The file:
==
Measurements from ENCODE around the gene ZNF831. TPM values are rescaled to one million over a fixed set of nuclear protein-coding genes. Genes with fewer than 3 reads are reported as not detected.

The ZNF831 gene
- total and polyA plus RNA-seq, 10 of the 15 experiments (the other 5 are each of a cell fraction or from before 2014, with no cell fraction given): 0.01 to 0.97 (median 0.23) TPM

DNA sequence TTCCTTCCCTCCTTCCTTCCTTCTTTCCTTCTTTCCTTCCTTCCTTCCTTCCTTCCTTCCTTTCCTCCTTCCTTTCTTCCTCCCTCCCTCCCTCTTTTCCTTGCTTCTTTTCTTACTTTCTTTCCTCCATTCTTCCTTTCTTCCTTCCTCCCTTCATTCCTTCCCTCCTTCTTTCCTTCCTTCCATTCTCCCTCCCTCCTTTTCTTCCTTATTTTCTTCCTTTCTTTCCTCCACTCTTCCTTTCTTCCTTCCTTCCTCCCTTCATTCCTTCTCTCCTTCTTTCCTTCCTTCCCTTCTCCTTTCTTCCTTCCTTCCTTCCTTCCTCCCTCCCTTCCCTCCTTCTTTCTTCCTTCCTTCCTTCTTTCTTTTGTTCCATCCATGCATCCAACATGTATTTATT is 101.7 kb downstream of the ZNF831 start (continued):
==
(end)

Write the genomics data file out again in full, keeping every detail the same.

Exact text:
Measurements from ENCODE around the gene ZNF831. TPM values are rescaled to one million over a fixed set of nuclear protein-coding genes. Genes with fewer than 3 reads are reported as not detected.

The ZNF831 gene
- total and polyA plus RNA-seq, 10 of the 15 experiments (the other 5 are each of a cell fraction or from before 2014, with no cell fraction given): 0.01 to 0.97 (median 0.23) TPM

DNA sequence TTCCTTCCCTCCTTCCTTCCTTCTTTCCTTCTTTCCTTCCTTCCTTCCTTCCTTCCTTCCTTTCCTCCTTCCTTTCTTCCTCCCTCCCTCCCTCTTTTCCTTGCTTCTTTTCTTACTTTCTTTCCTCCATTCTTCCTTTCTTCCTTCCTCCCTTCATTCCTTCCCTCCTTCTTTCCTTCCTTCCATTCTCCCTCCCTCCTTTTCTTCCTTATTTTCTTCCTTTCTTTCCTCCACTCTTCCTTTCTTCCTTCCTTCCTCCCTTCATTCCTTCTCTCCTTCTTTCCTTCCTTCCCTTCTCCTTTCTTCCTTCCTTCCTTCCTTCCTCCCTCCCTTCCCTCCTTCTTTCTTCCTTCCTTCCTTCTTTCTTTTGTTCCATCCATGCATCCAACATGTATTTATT is 101.7 kb downstream of the ZNF831 start (continued):